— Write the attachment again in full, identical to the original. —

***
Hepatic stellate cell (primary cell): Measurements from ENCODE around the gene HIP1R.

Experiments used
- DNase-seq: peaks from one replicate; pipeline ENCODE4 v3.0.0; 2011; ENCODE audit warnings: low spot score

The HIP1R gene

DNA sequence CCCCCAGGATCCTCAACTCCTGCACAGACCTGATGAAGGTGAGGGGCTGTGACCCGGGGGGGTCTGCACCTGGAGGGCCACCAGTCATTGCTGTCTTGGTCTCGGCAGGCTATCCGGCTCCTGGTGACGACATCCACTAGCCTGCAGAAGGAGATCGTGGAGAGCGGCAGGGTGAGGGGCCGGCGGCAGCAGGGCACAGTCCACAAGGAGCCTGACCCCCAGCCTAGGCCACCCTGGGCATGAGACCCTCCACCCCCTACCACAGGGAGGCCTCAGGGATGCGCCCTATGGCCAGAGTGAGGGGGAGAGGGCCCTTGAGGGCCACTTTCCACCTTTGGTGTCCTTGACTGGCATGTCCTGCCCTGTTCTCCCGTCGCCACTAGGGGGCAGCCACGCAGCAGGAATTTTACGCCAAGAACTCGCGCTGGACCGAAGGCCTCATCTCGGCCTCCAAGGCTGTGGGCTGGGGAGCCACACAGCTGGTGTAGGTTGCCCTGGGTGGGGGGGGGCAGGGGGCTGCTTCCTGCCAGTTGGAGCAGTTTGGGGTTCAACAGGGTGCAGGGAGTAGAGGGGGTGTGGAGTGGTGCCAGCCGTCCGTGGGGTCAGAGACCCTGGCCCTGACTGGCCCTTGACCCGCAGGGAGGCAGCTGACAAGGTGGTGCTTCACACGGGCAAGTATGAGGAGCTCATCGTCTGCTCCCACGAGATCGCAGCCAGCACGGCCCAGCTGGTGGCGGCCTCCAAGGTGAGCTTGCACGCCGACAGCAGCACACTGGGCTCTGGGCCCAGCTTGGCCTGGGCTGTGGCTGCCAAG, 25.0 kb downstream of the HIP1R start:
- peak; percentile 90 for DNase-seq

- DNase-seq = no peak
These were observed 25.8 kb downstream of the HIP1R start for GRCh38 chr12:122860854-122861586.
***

Hepatic stellate cell (primary cell): Measurements from ENCODE around the gene HIP1R.

Experiments used
- DNase-seq: peaks from one replicate; pipeline ENCODE4 v3.0.0; 2011; ENCODE audit warnings: low spot score

The HIP1R gene

DNA sequence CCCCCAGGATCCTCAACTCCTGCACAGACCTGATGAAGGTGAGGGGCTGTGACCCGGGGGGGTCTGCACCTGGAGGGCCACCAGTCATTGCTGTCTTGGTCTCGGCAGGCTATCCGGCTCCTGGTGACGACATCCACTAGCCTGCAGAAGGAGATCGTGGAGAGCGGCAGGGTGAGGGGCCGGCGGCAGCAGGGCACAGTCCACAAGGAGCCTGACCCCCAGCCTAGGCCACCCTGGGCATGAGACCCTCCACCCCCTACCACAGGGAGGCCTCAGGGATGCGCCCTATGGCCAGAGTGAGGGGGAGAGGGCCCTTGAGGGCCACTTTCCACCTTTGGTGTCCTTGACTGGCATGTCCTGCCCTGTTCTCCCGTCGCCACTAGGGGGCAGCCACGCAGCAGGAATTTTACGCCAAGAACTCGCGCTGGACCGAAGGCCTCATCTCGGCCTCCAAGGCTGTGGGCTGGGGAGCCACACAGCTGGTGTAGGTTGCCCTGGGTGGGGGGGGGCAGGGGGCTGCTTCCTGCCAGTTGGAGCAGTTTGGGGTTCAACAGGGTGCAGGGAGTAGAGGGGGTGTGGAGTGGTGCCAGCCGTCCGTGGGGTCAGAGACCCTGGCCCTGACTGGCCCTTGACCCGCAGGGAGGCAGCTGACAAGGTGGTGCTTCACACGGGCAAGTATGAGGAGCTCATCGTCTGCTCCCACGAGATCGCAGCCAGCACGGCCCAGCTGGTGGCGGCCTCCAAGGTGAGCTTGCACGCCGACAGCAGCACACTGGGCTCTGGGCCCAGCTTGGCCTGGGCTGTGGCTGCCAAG, 25.0 kb downstream of the HIP1R start:
- peak; percentile 90 for DNase-seq

- DNase-seq = no peak
These were observed 25.8 kb downstream of the HIP1R start for GRCh38 chr12:122860854-122861586.